Workshop Focus

Each session will consist of three basic segments:

1.    Discussion of the comic elements in such classic fiction as Pride and Prejudice, Great Expectations, and Moby-Dick. (Don’t worry—we’ll be looking at only brief sections of these books.)
2.    Reading and discussion of short comic pieces from The New Yorker‘s humor anthology, Fierce Pajamas and’s humor feature “Grin & Tonic.”
3.    Discussion of participants’ writing. Before or during the workshop, each person is asked to write a comic piece of no more than 1000 words; it can be an essay, a list, a parody, a personal reminiscence—anything that is basically comic in intent.

There will also be brief in-workshop exercises, such as smashing cliches (think of funny variations on, for instance, “the whole nine yards” or “a stitch in time”).

The overall goal of the workshop is to learn some basic techniques of comic writing and to understand that all great writing, except maybe the Constitution and The Communist Manifesto, has comic elements, which tend ultimately to ease the human predicament of existing and not knowing why.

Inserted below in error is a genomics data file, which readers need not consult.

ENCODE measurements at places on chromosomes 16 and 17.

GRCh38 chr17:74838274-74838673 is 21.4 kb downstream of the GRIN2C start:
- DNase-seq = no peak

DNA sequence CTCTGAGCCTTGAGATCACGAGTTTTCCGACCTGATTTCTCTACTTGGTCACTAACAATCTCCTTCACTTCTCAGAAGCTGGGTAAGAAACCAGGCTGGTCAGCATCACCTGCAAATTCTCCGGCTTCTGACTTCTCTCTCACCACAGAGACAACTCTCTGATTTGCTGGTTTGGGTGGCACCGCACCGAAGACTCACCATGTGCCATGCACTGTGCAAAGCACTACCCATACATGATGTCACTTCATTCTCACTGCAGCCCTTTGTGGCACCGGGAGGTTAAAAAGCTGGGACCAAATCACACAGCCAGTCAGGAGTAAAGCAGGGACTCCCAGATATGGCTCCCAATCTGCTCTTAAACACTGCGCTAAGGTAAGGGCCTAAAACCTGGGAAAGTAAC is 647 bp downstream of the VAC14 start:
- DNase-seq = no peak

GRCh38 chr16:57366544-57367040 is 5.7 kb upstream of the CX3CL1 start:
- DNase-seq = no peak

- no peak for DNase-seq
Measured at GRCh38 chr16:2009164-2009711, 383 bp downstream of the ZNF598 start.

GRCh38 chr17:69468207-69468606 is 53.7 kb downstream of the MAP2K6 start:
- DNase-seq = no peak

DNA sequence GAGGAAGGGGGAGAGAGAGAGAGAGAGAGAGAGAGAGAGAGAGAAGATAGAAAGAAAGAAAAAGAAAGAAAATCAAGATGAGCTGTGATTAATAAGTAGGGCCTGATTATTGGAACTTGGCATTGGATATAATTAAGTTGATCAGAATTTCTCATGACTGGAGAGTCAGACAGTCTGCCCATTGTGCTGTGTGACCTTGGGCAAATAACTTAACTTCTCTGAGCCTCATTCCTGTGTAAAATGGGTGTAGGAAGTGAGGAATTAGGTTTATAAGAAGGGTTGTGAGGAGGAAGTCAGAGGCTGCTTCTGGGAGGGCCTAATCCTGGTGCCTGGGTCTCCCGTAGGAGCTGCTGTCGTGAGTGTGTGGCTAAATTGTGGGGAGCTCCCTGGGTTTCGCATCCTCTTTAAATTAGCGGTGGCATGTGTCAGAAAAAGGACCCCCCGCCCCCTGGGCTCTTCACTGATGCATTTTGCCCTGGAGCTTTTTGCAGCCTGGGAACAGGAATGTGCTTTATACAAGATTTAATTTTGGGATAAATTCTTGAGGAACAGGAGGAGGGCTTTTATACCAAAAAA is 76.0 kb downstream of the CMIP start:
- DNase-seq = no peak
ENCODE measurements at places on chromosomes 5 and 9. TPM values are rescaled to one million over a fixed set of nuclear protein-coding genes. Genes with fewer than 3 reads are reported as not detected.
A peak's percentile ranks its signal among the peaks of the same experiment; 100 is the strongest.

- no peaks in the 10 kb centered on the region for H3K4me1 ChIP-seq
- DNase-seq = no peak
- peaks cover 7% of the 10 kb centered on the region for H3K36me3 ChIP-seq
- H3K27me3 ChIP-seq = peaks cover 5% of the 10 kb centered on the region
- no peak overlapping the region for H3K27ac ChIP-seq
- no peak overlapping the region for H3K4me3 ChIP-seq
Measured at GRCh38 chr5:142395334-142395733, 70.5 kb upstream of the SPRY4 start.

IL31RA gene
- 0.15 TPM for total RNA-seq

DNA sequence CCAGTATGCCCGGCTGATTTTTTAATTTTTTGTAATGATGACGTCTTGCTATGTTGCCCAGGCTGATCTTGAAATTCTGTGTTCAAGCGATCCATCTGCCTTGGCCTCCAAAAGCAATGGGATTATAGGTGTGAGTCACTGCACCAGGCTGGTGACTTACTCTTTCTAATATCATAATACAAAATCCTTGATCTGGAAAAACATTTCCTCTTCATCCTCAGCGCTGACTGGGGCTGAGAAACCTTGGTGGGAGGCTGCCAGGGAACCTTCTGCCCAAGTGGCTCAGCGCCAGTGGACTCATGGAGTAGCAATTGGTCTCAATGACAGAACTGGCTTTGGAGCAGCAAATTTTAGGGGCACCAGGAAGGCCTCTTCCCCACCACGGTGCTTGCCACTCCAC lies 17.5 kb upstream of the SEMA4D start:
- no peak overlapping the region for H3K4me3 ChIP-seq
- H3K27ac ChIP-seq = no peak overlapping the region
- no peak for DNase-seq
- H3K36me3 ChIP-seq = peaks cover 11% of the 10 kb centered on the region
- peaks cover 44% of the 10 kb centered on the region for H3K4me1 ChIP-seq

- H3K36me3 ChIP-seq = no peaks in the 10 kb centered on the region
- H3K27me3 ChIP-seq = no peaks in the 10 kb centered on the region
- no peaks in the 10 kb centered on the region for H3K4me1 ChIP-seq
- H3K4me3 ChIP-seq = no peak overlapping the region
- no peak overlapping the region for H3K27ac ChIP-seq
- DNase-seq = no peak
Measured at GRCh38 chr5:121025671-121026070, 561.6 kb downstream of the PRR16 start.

This workshop is full. Click here to join the waitlist.
This workshop is open to all levels and requires no advance submission. Participants in the workshop should have paperback copies of the three novels mentioned above and the New Yorker’s anthology of humor, Fierce Pajamas (also available in paperback). During the workshop, each participant in the class must submit a humor piece of 500-1000 words for discussion by the group as a whole. And at the beginning of the first session, each workshop member must tell a joke. No, I don’t care if you “can’t tell jokes.” You have to tell one. Participants must also have access to a computer, to be able to look at online material.

About Daniel Menaker

Daniel Menaker worked for 26 years at the New Yorker, as an editor and writer. He has contributed fiction and humor and essays and journalism to the New Yorker, Harper’s, the Atlantic, the New York Times Magazine, and many other publications and has twice received the O. Henry Award for short fiction. From 1995 through 2007, he was an editor at Random House and was Executive Editor-in-Chief there from 2003 through 2007. He is the author of six books, two of them New York Times notable titles and is currently working on a memoir tentatively titled My Mistake.

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